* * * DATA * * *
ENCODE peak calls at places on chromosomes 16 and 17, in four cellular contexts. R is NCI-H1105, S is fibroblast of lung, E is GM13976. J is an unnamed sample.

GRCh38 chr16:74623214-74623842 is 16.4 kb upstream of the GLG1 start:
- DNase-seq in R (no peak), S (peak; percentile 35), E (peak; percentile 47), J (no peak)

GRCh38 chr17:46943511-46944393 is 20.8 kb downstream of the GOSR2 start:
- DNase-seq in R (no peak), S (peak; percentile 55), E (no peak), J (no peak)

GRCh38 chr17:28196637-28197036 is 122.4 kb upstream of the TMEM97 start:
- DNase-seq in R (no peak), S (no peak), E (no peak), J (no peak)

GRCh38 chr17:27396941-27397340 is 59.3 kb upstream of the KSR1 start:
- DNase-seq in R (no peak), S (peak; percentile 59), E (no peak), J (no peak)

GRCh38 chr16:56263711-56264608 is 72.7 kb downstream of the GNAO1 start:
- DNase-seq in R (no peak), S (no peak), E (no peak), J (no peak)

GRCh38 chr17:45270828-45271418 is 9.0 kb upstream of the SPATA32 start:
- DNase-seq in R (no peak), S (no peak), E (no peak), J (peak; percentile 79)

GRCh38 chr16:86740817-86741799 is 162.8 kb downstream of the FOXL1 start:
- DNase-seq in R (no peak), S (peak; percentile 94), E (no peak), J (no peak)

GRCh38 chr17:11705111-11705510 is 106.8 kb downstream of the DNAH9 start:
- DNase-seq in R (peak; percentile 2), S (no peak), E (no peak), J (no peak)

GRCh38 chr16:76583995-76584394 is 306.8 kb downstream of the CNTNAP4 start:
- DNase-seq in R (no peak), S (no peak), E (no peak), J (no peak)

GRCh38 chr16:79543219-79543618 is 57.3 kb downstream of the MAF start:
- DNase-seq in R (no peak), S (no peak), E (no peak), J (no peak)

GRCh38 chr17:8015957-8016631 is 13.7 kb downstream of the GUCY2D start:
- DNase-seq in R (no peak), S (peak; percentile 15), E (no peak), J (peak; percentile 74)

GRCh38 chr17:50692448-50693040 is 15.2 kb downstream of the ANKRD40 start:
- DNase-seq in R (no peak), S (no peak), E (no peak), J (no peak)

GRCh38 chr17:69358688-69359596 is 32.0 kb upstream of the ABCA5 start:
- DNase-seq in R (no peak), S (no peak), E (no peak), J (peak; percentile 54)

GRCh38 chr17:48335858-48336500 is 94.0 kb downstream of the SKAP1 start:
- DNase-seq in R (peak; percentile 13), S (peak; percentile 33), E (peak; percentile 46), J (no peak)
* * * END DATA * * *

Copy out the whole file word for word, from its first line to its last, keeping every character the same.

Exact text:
ENCODE peak calls at places on chromosomes 16 and 17, in four cellular contexts. R is NCI-H1105, S is fibroblast of lung, E is GM13976. J is an unnamed sample.

GRCh38 chr16:74623214-74623842 is 16.4 kb upstream of the GLG1 start:
- DNase-seq in R (no peak), S (peak; percentile 35), E (peak; percentile 47), J (no peak)

GRCh38 chr17:46943511-46944393 is 20.8 kb downstream of the GOSR2 start:
- DNase-seq in R (no peak), S (peak; percentile 55), E (no peak), J (no peak)

GRCh38 chr17:28196637-28197036 is 122.4 kb upstream of the TMEM97 start:
- DNase-seq in R (no peak), S (no peak), E (no peak), J (no peak)

GRCh38 chr17:27396941-27397340 is 59.3 kb upstream of the KSR1 start:
- DNase-seq in R (no peak), S (peak; percentile 59), E (no peak), J (no peak)

GRCh38 chr16:56263711-56264608 is 72.7 kb downstream of the GNAO1 start:
- DNase-seq in R (no peak), S (no peak), E (no peak), J (no peak)

GRCh38 chr17:45270828-45271418 is 9.0 kb upstream of the SPATA32 start:
- DNase-seq in R (no peak), S (no peak), E (no peak), J (peak; percentile 79)

GRCh38 chr16:86740817-86741799 is 162.8 kb downstream of the FOXL1 start:
- DNase-seq in R (no peak), S (peak; percentile 94), E (no peak), J (no peak)

GRCh38 chr17:11705111-11705510 is 106.8 kb downstream of the DNAH9 start:
- DNase-seq in R (peak; percentile 2), S (no peak), E (no peak), J (no peak)

GRCh38 chr16:76583995-76584394 is 306.8 kb downstream of the CNTNAP4 start:
- DNase-seq in R (no peak), S (no peak), E (no peak), J (no peak)

GRCh38 chr16:79543219-79543618 is 57.3 kb downstream of the MAF start:
- DNase-seq in R (no peak), S (no peak), E (no peak), J (no peak)

GRCh38 chr17:8015957-8016631 is 13.7 kb downstream of the GUCY2D start:
- DNase-seq in R (no peak), S (peak; percentile 15), E (no peak), J (peak; percentile 74)

GRCh38 chr17:50692448-50693040 is 15.2 kb downstream of the ANKRD40 start:
- DNase-seq in R (no peak), S (no peak), E (no peak), J (no peak)

GRCh38 chr17:69358688-69359596 is 32.0 kb upstream of the ABCA5 start:
- DNase-seq in R (no peak), S (no peak), E (no peak), J (peak; percentile 54)

GRCh38 chr17:48335858-48336500 is 94.0 kb downstream of the SKAP1 start:
- DNase-seq in R (peak; percentile 13), S (peak; percentile 33), E (peak; percentile 46), J (no peak)